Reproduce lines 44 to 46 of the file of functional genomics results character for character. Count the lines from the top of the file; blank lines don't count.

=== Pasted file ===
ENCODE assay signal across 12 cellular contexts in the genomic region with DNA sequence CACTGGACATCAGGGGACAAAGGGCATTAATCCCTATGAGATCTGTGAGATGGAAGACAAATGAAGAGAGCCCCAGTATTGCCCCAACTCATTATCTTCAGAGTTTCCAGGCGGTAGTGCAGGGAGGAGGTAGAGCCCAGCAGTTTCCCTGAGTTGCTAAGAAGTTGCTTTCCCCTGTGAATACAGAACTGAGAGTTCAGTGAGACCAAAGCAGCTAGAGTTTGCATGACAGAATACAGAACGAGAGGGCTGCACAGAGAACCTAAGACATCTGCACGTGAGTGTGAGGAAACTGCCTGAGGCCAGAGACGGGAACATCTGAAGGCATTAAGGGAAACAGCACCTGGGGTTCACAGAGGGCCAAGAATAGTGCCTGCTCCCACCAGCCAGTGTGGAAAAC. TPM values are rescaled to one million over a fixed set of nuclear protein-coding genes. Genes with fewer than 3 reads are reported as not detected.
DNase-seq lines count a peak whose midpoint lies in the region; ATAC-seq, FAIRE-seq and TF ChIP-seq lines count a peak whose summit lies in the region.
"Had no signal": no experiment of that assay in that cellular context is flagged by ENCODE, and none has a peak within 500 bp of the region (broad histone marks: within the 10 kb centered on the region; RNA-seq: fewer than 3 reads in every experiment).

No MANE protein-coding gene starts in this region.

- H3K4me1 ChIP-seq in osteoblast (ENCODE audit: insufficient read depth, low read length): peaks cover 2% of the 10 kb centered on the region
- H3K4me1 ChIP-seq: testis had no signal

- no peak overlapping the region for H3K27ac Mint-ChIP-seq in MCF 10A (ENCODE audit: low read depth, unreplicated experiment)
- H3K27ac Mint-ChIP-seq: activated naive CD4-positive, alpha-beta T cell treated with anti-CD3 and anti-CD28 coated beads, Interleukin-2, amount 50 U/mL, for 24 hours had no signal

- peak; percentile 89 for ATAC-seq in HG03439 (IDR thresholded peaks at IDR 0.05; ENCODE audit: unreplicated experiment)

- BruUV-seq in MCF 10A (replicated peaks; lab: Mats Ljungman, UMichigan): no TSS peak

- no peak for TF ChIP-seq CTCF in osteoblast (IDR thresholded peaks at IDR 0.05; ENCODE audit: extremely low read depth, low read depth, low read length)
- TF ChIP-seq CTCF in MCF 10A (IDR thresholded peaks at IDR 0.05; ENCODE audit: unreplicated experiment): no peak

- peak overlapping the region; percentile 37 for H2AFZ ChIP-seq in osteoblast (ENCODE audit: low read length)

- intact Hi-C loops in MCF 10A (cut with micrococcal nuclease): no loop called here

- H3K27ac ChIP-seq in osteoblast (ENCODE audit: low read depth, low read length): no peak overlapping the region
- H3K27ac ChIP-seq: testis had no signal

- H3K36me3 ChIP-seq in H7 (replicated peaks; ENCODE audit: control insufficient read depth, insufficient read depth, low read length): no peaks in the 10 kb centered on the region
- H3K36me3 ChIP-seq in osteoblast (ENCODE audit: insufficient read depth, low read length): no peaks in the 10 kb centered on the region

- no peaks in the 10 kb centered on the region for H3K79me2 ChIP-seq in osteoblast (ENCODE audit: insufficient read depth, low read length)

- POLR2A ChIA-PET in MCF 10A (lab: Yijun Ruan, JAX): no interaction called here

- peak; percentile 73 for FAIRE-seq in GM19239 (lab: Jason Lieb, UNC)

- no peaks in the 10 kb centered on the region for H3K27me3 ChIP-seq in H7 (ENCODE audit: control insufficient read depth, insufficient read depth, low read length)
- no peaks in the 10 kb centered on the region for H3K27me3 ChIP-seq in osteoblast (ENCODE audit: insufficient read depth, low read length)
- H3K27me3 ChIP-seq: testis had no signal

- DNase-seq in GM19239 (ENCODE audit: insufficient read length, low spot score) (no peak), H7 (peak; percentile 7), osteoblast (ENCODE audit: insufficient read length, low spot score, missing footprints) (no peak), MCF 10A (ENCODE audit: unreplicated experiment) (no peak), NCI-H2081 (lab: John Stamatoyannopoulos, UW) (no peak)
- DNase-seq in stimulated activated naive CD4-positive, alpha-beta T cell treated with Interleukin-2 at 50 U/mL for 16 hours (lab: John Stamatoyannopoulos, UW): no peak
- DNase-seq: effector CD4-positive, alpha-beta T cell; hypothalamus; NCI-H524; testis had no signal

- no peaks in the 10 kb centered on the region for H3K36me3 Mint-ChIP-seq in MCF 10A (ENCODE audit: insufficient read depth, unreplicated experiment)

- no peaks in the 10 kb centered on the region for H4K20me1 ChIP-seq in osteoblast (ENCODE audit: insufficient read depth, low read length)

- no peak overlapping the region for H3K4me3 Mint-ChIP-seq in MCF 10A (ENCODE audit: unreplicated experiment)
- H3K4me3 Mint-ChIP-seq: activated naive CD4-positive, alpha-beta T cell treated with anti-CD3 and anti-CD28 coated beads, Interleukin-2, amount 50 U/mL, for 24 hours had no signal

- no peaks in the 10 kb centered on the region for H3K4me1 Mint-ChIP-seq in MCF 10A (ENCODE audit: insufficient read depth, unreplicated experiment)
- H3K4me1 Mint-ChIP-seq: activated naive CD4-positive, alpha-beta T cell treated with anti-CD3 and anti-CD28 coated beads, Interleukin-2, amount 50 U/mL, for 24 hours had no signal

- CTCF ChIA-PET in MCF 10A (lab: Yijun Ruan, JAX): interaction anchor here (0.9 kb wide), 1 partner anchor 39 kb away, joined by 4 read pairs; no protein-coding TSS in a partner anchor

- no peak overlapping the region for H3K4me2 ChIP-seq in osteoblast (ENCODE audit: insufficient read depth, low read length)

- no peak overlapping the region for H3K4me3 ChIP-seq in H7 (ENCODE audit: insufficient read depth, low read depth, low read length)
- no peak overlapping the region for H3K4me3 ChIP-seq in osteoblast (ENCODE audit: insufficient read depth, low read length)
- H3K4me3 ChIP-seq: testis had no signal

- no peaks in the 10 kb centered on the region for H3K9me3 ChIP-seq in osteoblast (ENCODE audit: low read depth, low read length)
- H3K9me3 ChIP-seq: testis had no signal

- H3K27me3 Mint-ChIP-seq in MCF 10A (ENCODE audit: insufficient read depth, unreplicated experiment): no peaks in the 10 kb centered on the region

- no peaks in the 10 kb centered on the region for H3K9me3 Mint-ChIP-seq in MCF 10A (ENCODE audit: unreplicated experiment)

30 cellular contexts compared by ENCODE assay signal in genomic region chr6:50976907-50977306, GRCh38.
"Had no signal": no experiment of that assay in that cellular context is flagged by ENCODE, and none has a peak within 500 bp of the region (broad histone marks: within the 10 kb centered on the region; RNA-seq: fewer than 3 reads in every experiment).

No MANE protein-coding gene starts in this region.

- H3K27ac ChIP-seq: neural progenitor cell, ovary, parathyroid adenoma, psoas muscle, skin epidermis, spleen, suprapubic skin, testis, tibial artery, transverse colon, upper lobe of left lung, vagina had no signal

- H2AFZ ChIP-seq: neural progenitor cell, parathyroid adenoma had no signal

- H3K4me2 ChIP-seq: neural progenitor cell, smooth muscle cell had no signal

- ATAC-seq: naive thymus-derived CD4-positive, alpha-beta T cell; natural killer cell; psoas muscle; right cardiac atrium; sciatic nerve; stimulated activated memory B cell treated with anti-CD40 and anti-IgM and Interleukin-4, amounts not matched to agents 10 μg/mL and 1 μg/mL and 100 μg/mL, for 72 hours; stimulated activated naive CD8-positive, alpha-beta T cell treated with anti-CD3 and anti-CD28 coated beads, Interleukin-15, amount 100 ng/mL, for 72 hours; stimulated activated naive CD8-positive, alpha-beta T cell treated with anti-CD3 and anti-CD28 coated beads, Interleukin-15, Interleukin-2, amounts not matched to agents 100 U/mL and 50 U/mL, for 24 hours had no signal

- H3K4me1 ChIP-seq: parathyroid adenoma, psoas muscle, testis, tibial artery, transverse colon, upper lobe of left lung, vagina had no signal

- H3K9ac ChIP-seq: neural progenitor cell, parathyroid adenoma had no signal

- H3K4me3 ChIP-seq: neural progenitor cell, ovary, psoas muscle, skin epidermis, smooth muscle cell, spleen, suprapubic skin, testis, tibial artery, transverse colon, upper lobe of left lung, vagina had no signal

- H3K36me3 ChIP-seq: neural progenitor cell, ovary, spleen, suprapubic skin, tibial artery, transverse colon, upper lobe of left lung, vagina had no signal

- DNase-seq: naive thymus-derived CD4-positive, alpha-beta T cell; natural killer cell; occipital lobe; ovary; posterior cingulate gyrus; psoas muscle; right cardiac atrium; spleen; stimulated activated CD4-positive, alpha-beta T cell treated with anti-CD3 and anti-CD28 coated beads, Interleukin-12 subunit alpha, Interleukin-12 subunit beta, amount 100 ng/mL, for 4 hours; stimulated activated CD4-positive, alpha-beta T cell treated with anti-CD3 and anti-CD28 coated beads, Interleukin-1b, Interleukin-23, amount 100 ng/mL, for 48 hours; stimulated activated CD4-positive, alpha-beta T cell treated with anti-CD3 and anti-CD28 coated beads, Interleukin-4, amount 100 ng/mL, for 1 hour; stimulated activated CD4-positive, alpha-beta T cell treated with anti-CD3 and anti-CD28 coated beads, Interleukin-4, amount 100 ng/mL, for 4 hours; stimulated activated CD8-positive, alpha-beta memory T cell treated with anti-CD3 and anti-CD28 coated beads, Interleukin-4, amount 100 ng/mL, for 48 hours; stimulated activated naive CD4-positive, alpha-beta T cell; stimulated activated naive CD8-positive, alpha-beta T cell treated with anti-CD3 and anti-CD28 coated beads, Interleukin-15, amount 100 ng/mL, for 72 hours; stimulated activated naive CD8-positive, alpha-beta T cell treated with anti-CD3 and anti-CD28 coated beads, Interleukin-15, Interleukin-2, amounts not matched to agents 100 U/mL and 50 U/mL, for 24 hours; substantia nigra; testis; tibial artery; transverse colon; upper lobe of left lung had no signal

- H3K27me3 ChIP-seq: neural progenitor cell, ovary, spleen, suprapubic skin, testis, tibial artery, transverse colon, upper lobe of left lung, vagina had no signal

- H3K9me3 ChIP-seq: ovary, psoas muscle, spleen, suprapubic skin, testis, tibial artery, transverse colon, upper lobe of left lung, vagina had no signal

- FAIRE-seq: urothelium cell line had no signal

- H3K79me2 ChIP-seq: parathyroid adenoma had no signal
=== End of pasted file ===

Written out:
"Had no signal": no experiment of that assay in that cellular context is flagged by ENCODE, and none has a peak within 500 bp of the region (broad histone marks: within the 10 kb centered on the region; RNA-seq: fewer than 3 reads in every experiment).

No MANE protein-coding gene starts in this region.

- H3K27ac ChIP-seq: neural progenitor cell, ovary, parathyroid adenoma, psoas muscle, skin epidermis, spleen, suprapubic skin, testis, tibial artery, transverse colon, upper lobe of left lung, vagina had no signal